Consciousness stuck in time


Daniel Shyles

After watching a documentary on consciousness, death and afterlife with Rachel we got to talking. She mentioned a concept suggested by a doctor of medicine, Robert Lanza, in which he states that reality and the universe are constructs of biology and consciousness rather than the other way around. He calls it a Biocentric Universe. Now, though it's an interesting concept and would merit the entire plot of The Matrix as plausible, it upset me. Not because of the implications of it, but simply because it doesn't make any sense based on all other evidence pointing to... the opposite.

The evolution of thought and perception is similar to the evolution of biology and the evolution of the universe. All, in their current states, are a result of processes over time. Each of our lives revolves around producing our individual consciousness and perception of reality, but there are many processes that transcend the individual. Immortality in a sense can exist. Our consiousness is immortal through the sharing of knowledge through time. In the way of writing and transferring our thoughts do we live forever, though we as individuals may never remember it.

The truest and best way to achieve ultimate knowledge and oneness with the cosmos is to understand what is currently known in our time, push the boundaries of that knowledge, and to transfer that knowledge clearly to future generations. We only know as much as we are willing to learn and as much is available for us to learn. Our discoveries build off of old ones (evolution of knowledge), and without a transference of those discoveries may be lost until they are discovered again, like that which was lost during the fall of ancient Alexandria due to the beligerence of the uninformed. Understanding the universe is the ultimate form of enlightenment, and is the greatest source of spiritual enrichment. Why keep the knowledge hidden?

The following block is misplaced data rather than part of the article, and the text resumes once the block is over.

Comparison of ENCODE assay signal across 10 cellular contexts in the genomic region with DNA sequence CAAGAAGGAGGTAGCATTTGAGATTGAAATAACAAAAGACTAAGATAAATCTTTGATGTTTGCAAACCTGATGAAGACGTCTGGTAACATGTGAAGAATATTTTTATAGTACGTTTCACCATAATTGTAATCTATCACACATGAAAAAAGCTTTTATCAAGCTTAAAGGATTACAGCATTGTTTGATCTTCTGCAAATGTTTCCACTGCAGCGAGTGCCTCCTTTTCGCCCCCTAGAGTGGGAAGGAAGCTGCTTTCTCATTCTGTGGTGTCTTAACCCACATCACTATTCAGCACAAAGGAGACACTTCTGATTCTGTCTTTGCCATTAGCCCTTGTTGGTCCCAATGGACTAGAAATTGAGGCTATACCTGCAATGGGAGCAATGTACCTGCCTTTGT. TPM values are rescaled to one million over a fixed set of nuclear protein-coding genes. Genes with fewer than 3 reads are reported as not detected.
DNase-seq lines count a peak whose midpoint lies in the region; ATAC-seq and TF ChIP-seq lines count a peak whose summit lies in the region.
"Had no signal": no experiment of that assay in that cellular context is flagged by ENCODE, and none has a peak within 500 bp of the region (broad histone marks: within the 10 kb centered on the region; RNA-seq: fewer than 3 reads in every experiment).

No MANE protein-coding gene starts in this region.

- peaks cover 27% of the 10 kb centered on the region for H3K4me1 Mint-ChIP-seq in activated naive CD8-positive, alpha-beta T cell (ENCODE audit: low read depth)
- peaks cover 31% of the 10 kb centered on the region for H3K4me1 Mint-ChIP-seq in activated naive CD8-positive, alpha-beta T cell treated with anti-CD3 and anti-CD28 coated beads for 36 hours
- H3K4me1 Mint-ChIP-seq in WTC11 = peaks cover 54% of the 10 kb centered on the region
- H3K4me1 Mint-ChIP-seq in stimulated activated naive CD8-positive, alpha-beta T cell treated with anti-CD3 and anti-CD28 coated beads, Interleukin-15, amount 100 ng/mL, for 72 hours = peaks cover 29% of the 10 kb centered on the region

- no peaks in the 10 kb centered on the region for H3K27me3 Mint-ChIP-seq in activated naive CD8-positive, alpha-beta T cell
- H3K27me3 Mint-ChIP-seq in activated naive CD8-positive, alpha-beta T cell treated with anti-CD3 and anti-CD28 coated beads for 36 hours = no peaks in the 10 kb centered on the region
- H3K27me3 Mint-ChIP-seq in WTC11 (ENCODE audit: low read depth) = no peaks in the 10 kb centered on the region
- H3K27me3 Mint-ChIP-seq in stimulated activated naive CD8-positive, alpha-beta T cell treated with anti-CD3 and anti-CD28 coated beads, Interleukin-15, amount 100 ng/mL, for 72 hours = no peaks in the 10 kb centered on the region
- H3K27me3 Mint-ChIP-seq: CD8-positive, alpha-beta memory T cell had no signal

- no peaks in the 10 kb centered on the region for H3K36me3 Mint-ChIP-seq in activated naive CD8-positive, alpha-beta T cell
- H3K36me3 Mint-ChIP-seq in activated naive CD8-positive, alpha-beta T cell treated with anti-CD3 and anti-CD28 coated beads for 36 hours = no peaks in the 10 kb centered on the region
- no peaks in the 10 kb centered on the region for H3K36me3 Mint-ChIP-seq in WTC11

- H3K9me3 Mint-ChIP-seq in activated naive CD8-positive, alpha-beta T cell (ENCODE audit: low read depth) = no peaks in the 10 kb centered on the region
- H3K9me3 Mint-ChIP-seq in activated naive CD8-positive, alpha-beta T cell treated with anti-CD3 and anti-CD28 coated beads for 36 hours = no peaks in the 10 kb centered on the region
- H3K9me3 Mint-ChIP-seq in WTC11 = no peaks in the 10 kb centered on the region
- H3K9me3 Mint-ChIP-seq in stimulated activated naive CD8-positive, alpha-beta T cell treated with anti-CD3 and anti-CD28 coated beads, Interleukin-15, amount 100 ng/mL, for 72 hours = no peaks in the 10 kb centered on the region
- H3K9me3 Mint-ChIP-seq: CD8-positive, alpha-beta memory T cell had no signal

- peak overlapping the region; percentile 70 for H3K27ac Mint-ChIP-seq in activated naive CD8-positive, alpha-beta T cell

"Let them see only a little of the face of the earth... Are they not by nature simple creatures of our making? Must they also be gods?" (Popol Vuh) 

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^^^ The Great Library of Alexandria ^^^

We do not aim to be gods or masters. It is not for lust of power. We lust for truth.

To think that a biocentric source of consciousness results in the construct of reality is greatly egocentric... that it is not simply the construct of reality itself that allows our consciousness to exist, but that our consciousness allows the universe that we all share to exist. Gravity will pull on you as much as it will pull on me, as it pulls on a planet around its parent star. Are we present for that planet's revolution? Do we have to be? (If a tree falls in a forest...) Do you stop existing when I die? The perspective is flawed in part because it robs the individuality of those who live in the reality your consciousness generated.

Now, our perception of reality between us all is different simply due to our accumulation of past experience and external stimuli generating that experience. Our consciousness cannot live outside of the body, because it is the development of our body, the evolution of our species, the structure of the cosmos, that allows us to have consciousness. Thus an individual consiousness, like our body, is stuck in time. We are temporal beings, free to move in three spatial dimensions, but glued in forward motion through time. We are but matter and complex chemistry grown to consciousness. Our knowledge and interpretations of our experience is generated, retained and referenced by the electric current between the synapses in our brain, composed of protein, evolved over billions of years.

I don't remember anything from 65,000,000 years ago... Because I didn't exist then. If there are any arguments for consciousness outside of the body, I would ask if it's a dream? I dream. In my dreams I am not in my body. My brain can project my consciousness anywhere anytime. Though I know my consciousness was not present for the extinction of the dinosaurs, I can imagine the meteor that fell to commence their doom. In my mind I can live at the edge of a black hole and never fall in. In my mind I can be a cat, or imagine an extraterrestrial city, I can project myself into the sky and fly around the globe in less than a second. I can even imagine what it would be like for the consiousness to exist outside of the body... that's what imagining is. In my mind I can fabricate any reality I desire... But it doesn't change the one that exists. Still, I will never know what happens in reality when by body ceases to function. When the matter that once made my brain becomes the building blocks of some other artifact of the earth, maybe a tree, or a rock, and perhaps another person. Will that make me that person? I doubt it.

Main image by Alex Grey

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